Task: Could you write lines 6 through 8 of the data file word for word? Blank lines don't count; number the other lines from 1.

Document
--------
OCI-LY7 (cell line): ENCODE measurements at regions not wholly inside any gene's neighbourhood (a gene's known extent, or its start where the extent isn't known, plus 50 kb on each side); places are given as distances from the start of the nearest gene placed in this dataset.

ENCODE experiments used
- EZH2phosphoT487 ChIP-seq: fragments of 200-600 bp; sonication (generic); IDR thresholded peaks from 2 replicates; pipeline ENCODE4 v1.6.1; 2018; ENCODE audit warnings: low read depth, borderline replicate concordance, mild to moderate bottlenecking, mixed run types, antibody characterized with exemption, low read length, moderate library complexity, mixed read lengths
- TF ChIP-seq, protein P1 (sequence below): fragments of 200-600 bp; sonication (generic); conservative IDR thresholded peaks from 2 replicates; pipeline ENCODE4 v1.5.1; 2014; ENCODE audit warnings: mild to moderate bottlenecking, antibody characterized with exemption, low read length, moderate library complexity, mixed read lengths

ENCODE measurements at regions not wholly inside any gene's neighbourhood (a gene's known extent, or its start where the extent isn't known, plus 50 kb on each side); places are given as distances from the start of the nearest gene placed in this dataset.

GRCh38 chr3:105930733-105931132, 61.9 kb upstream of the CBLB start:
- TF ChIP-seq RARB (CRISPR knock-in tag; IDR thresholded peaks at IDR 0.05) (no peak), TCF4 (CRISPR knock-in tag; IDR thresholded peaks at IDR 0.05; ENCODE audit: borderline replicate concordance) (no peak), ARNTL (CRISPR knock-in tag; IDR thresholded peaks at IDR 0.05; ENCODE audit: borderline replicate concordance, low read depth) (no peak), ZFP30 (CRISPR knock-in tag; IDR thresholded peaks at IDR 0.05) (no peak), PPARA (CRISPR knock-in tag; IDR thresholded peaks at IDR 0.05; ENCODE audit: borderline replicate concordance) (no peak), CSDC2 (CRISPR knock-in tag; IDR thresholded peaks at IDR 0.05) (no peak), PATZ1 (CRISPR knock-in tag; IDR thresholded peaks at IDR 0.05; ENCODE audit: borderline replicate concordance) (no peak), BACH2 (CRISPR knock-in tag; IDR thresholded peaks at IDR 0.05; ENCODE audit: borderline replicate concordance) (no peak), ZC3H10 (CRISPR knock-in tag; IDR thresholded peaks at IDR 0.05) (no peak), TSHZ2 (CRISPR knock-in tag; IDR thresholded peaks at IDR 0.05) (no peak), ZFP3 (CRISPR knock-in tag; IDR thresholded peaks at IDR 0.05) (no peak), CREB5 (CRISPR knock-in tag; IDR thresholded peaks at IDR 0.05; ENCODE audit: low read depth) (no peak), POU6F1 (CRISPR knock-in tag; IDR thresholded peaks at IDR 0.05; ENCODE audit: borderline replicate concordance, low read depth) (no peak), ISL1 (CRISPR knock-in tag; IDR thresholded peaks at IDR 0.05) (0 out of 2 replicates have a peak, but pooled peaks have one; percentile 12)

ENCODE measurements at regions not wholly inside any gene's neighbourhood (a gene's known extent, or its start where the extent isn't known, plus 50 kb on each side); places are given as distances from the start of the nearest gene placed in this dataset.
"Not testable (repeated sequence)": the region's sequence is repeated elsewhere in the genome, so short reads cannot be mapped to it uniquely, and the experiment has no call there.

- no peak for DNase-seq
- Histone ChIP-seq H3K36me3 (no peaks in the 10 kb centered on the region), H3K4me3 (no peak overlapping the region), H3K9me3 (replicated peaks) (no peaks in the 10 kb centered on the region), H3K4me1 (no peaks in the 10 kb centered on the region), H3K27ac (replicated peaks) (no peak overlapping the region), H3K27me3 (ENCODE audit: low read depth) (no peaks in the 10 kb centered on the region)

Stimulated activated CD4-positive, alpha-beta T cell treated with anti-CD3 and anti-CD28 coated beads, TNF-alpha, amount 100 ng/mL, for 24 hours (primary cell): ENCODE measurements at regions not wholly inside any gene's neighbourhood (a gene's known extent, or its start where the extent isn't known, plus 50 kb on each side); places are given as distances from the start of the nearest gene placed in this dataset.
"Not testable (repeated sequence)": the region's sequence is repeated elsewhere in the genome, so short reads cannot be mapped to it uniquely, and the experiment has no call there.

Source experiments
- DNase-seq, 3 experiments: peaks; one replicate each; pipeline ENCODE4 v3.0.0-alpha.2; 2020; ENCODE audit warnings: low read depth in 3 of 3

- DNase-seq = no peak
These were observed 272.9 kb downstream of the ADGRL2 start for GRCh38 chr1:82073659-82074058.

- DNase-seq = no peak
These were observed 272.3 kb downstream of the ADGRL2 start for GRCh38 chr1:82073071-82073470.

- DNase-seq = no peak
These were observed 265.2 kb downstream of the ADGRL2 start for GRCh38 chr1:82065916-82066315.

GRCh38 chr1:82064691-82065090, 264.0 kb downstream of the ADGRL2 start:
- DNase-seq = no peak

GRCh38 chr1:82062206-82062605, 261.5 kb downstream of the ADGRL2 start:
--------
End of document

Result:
GRCh38 chr3:105930733-105931132, 61.9 kb upstream of the CBLB start:
- TF ChIP-seq RARB (CRISPR knock-in tag; IDR thresholded peaks at IDR 0.05) (no peak), TCF4 (CRISPR knock-in tag; IDR thresholded peaks at IDR 0.05; ENCODE audit: borderline replicate concordance) (no peak), ARNTL (CRISPR knock-in tag; IDR thresholded peaks at IDR 0.05; ENCODE audit: borderline replicate concordance, low read depth) (no peak), ZFP30 (CRISPR knock-in tag; IDR thresholded peaks at IDR 0.05) (no peak), PPARA (CRISPR knock-in tag; IDR thresholded peaks at IDR 0.05; ENCODE audit: borderline replicate concordance) (no peak), CSDC2 (CRISPR knock-in tag; IDR thresholded peaks at IDR 0.05) (no peak), PATZ1 (CRISPR knock-in tag; IDR thresholded peaks at IDR 0.05; ENCODE audit: borderline replicate concordance) (no peak), BACH2 (CRISPR knock-in tag; IDR thresholded peaks at IDR 0.05; ENCODE audit: borderline replicate concordance) (no peak), ZC3H10 (CRISPR knock-in tag; IDR thresholded peaks at IDR 0.05) (no peak), TSHZ2 (CRISPR knock-in tag; IDR thresholded peaks at IDR 0.05) (no peak), ZFP3 (CRISPR knock-in tag; IDR thresholded peaks at IDR 0.05) (no peak), CREB5 (CRISPR knock-in tag; IDR thresholded peaks at IDR 0.05; ENCODE audit: low read depth) (no peak), POU6F1 (CRISPR knock-in tag; IDR thresholded peaks at IDR 0.05; ENCODE audit: borderline replicate concordance, low read depth) (no peak), ISL1 (CRISPR knock-in tag; IDR thresholded peaks at IDR 0.05) (0 out of 2 replicates have a peak, but pooled peaks have one; percentile 12)

ENCODE measurements at regions not wholly inside any gene's neighbourhood (a gene's known extent, or its start where the extent isn't known, plus 50 kb on each side); places are given as distances from the start of the nearest gene placed in this dataset.